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Ukraine’s Democratic Leakocracy

Ukrainian politics have been overtaken by information wars. These wars undermine two things vital to liberal democracy: citizens’ control of government and the transparency of authorities’ actions.


Ukrainian politics have been overtaken by information wars. These wars undermine two things vital to liberal democracy: citizens’ control of government and the transparency of authorities’ actions.

Both traditional and social media in Ukraine contribute to propagating leaksinsider information, secret records, political pranks—which in turn inform Ukrainian citizens of the habits of mind, moral values, and just plain oddities of the country’s political leaders and officials. However, in Ukraine as in many other countries, the leakocracy (or demoleakocracy) does not serve democracy well: instead of encouraging government accountability, it feeds resentment politics, destroys trust, and wreaks havoc on the public sphere as a space for meaningful discourse among citizens. And the information fed to the public through leaks may be intentionally falsified.

The most recent case is connected to an attack on Ukraine’s prime minister, Oleksiy Honcharuk.

Since January 15, secret recordings of a meeting convened by Honcharuk have been leaked to the media by an unknown source. On these recordings, the prime minister, several cabinet ministers, representatives of the National Bank of Ukraine, and other top officials are heard discussing how to explain the country’s economic situation to President Volodymyr Zelenskyy. Among the many uncomfortable matters surfaced in the recordings is that the head of the cabinet, who is responsible for economic policies, is in fact not an expert on economic development and has avoided informing President Zelenskyy about some troubling financial issues.

We assume that the aim of releasing these recordings was to discredit the prime minister, undermine the unity of Zelenskyy’s team, and try to use the ensuing scandal to topple the cabinet. Such a scandal did appear briefly to be taking shape, its further development nipped in the bud by President Zelenskyy’s public show of support for Honcharuk and the cabinet. Simultaneously, President Zelenskyy demanded that law enforcement agencies find whoever made and leaked the illegal recordings.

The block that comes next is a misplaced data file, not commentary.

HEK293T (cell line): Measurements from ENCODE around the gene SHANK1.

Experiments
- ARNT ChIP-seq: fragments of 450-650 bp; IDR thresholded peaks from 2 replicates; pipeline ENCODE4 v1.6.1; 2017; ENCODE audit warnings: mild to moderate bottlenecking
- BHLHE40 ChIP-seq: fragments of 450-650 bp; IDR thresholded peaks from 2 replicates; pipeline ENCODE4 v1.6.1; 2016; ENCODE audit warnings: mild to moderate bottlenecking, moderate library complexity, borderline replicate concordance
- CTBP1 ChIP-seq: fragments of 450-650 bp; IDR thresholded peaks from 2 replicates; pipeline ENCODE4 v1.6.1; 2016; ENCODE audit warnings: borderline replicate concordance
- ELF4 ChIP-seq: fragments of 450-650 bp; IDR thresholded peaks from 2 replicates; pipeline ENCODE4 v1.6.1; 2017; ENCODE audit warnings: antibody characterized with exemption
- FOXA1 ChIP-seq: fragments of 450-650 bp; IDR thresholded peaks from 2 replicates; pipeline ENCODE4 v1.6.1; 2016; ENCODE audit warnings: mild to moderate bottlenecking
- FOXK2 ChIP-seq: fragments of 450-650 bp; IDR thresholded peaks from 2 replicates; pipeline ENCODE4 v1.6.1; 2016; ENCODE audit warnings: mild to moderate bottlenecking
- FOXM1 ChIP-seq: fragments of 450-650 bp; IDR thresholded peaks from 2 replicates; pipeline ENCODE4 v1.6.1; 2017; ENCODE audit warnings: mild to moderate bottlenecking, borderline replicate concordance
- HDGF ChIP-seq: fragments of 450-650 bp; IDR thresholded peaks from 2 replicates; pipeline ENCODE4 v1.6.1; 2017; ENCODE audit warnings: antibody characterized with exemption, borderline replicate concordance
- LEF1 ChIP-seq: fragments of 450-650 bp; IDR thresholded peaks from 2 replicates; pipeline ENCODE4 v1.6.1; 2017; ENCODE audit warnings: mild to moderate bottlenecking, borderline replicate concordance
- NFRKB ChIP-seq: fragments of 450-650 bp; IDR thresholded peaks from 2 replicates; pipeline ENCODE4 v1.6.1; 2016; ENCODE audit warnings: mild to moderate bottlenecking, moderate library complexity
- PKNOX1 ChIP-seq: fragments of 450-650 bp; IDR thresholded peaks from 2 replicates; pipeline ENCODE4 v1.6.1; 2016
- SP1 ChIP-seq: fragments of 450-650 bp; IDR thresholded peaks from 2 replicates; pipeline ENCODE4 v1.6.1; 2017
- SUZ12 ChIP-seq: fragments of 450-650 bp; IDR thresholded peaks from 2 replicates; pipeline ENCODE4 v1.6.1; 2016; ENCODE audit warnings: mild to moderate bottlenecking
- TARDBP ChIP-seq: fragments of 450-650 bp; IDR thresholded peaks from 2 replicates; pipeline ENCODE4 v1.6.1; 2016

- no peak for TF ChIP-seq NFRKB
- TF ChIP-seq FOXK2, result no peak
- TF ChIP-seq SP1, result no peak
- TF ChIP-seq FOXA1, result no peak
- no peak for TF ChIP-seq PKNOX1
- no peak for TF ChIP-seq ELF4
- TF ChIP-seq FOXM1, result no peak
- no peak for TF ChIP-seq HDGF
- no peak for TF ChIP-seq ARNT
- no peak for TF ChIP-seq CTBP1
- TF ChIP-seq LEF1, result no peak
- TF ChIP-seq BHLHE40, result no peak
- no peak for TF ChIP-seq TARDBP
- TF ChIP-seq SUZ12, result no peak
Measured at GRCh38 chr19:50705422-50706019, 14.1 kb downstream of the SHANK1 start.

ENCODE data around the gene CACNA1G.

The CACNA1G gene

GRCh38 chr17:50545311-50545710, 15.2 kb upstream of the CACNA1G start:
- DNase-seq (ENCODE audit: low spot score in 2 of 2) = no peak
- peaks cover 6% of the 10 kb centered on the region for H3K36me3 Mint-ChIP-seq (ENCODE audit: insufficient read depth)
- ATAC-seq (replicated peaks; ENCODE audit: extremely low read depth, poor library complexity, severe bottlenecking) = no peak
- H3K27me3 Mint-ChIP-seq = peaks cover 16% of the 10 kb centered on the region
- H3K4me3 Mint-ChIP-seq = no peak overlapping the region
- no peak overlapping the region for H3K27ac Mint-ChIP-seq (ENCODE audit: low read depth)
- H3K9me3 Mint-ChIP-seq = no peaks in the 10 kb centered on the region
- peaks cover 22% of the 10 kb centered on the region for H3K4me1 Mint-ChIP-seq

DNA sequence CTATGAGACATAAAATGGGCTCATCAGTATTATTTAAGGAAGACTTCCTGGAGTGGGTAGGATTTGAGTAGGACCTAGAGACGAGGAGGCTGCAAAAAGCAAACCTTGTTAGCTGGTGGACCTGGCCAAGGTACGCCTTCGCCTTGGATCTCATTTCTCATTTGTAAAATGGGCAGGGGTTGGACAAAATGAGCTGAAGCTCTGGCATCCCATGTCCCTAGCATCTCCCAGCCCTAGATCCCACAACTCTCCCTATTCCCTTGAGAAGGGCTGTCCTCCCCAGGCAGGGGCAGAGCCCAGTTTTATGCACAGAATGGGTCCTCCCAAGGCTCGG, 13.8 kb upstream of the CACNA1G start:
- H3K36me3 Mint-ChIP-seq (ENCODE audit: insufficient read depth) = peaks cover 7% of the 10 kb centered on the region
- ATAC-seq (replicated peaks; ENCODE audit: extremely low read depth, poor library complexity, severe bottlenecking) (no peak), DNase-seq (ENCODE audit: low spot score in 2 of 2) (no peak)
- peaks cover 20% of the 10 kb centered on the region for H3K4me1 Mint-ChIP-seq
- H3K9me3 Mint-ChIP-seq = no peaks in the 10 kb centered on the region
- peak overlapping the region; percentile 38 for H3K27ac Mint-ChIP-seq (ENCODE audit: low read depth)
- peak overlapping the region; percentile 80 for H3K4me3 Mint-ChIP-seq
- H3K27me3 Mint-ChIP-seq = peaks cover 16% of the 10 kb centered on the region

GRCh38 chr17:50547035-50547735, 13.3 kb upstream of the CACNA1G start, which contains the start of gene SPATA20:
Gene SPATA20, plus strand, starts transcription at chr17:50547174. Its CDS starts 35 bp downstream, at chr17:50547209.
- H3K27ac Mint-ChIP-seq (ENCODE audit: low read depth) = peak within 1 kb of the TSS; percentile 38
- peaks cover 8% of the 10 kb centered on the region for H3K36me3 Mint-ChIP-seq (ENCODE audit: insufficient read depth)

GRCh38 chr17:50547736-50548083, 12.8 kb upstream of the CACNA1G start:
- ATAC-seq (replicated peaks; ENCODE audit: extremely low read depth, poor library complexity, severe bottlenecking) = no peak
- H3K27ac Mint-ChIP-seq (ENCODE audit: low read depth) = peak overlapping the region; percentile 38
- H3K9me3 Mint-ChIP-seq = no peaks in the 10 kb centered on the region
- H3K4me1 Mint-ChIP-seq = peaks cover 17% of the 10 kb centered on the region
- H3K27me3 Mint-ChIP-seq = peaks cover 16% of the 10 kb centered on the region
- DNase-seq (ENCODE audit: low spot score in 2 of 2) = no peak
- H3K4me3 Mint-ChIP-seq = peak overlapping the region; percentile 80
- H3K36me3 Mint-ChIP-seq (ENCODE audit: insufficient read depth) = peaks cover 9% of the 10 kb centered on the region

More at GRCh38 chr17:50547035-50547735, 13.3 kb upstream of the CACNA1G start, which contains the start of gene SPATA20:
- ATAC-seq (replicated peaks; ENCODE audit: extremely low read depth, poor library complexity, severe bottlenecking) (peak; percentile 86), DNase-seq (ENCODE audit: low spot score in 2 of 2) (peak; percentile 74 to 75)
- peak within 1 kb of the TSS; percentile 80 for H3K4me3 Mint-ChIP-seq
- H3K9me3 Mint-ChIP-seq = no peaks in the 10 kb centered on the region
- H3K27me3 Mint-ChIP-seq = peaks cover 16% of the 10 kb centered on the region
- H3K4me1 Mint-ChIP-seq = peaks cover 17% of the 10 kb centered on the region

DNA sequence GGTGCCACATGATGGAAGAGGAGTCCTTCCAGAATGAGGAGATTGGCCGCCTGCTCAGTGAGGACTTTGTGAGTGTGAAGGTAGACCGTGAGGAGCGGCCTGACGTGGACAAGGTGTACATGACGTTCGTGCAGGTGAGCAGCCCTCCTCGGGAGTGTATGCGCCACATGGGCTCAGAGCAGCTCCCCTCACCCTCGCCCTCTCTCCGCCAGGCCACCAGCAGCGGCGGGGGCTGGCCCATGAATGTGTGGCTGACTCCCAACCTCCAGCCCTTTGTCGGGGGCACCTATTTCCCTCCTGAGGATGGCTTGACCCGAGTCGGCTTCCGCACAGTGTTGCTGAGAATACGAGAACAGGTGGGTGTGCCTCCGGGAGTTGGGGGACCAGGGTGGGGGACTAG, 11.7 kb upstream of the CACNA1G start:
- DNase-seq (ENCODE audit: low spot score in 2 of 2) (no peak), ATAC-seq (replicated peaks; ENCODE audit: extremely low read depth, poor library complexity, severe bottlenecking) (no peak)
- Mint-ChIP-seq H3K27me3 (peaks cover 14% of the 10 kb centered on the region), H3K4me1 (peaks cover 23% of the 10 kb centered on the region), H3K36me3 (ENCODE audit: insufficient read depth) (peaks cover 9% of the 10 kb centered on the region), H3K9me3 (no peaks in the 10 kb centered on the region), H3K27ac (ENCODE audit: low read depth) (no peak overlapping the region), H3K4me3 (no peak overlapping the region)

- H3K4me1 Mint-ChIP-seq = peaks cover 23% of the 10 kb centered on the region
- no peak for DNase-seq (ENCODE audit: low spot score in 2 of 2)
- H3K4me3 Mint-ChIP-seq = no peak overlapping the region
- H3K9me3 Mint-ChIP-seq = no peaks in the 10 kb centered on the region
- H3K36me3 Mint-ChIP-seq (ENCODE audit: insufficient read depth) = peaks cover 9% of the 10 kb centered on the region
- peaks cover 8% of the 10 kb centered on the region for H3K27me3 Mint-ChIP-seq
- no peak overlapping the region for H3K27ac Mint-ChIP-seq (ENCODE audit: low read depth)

In early February the Security Service of Ukraine searched some media outlets but did not uncover the source; instead, the searches added to journalists’ concerns over shrinking media freedom in Ukraine. Zelenskyy’s approval rating dropped slightly in connection with the scandal. The greatest impact, however, showed up in loss of trust in elections as a means for citizens to express their interests and emphasize policy priorities important to them. In January 2020, politicians and citizens across the political spectrum were voicing the same concern in on-air talk shows: the elected leaders were not delivering what they had promised as candidates and what the voters thought they were getting. The major factor giving rise to this concern is the leaks, which feed suspicions and disbelief.

Thus 2019 appears in retrospect to have been a turning point in Ukrainian politics. Both the style and content of public political communication have changed drastically from what they were in the post-Maidan years. The very nature of what is being discussed, and how, has changed.